Instead of using a high voltage device, I switched to a cascode design, which greatly increased the output impedance.

It is possible to stack more transistors into the cascode and increase the output impedance even more.

With FETs, a dual-gate device does the same thing as a cascode, but in one device.

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OK. You want a nice CCS.

Let's make a CCS with the following characteristics as an example:

  • 10mA
  • output voltage 10 ... 30V

Low Frequencies.

Let's pick a 2N3904 BJT, for instance. It has a RthJA of 200°C/W in TO-92. Every 10V on its Vce will make it 20°C warmer, and drop 40mV on its Vbe. If it has Re=100ohm, then output current will change by 400µA.

This means it has an output impedance of 25 kOhm, far from the megohms we want!

MOSFETs have temperature-dependent Vgsth, too, so they are not immune.

SPICE usually doesn't model this.

High Frequencies.

Here, output impedance will be determined by parasitic capacitances, and base driving impedance. Cbc will interact with the base resistor, and some current will also pass directly from collector to emitter.

Megohms at MHz doesn't exist, as any stray capacitance between the output and any other conductor around will eventually matter.

SPICE usually models this nicely.

Medium Frequencies

Between LF thermal and HF capacitive effects, the output impedance depends on Early effect (BJT) and channel length modulation (MOS).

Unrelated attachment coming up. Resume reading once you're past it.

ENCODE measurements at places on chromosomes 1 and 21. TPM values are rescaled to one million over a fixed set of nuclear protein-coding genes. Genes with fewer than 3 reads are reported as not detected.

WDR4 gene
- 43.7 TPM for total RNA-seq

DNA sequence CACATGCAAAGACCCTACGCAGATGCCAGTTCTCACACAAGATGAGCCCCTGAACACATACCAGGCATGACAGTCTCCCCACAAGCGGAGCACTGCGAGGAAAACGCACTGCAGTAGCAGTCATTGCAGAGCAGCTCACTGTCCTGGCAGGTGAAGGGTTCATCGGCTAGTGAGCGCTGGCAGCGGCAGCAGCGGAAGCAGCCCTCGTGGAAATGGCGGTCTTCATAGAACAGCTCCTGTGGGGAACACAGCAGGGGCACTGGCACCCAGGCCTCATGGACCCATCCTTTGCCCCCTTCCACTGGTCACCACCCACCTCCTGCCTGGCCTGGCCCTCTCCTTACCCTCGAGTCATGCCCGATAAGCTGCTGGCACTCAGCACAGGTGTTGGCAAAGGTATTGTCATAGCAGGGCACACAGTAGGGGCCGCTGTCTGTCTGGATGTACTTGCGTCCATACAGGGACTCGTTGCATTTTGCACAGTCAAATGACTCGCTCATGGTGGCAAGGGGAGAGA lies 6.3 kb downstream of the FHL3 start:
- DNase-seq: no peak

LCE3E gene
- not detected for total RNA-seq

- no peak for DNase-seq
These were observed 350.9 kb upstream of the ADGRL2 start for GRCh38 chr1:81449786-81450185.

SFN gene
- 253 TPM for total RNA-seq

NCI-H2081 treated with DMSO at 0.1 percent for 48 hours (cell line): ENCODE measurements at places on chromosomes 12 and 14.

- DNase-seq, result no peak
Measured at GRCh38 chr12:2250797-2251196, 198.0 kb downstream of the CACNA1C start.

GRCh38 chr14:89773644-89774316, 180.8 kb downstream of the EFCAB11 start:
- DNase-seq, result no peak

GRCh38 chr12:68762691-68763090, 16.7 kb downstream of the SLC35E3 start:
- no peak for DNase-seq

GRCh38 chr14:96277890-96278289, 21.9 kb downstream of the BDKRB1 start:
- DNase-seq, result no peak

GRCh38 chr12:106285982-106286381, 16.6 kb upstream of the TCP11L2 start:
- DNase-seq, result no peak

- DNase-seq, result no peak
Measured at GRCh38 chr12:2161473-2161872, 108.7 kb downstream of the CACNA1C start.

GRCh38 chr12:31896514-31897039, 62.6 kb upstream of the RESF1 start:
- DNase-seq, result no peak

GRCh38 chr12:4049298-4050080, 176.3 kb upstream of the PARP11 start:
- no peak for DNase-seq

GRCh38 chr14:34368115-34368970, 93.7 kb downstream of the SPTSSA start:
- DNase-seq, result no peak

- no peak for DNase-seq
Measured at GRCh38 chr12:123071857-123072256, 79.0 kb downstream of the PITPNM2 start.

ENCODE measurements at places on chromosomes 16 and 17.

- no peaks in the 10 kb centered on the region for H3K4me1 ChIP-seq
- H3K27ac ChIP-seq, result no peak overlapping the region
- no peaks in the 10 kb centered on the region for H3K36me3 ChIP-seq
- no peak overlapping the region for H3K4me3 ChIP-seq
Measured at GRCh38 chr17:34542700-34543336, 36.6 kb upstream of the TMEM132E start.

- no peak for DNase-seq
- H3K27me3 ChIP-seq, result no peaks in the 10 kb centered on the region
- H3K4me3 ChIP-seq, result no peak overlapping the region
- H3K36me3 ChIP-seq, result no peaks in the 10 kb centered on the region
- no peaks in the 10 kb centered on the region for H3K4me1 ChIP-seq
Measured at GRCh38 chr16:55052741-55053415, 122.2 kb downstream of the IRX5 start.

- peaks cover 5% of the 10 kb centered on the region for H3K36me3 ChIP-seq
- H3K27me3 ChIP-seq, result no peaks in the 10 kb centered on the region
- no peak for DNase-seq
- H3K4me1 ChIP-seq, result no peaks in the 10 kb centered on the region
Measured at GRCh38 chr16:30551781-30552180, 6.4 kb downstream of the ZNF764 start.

In this example, the output impedance would look like this, seen on a bode plot with increasing frequency:

  • 25 kOhm at DC
  • at a fraction of a Hz (due to thermal time constants) it begins to rise
  • then it reaches a plateau, somewhere around 100kOhms - a few MOhms depending on transistor, resistor etc
  • then it goes down again due to capacitances

Before going on a quest for the right MOS, it is important to know if your use case will benefit from this MOS. This will only be the case if the impedance that matters to you is in this middle range of frequencies.

The low frequency part can be fixed with feedback and/or a cascode. A Cascode also works well for HF, up to a point.

For example if you need DC stability, forget it: just blowing air on your transistor will make the output current fluctuate more than Early effect / Channel Modulation. Use a TL431, or an opamp to help, or other kinds of more elaborate current sources.

I know this is not an answer to the question, but I feel it answers the real question behind the one asked here.

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  • \$\begingroup\$ I don't have much problems with temperature fluctuations. I'll just pick a bias temperature and then keep it at that in a temperature regulated enclosure. \$\endgroup\$
    – Dehbop
    Mar 11 '17 at 20:23
  • \$\begingroup\$ There are passive ways to implement a current source, well, to be more honest, a current limiter. But as for your current sources as stated above, if it works by compensating for the voltage across it by a large part (in linear, polynomial or exponential functions, etc, and it's not scaled down by a very tiny constant, like K in \$I_{D}\$ or q for electron charge), then it WILL BE subject to problems in higher frequencies. Looks like all you solution above qualify in my description (opamps, BJT with emitter resistors -- voltage modes). \$\endgroup\$
    – Dehbop
    Mar 11 '17 at 20:31
  • \$\begingroup\$ By mentioning K and q, I mean them in very loose analogy of small factors about a less than a tenth or so values. \$\endgroup\$
    – Dehbop
    Mar 11 '17 at 20:36
  • \$\begingroup\$ Can you say what impedance you need your CCS to have, and more important, what are the frequencies of interest? \$\endgroup\$
    – bobflux
    Mar 11 '17 at 20:55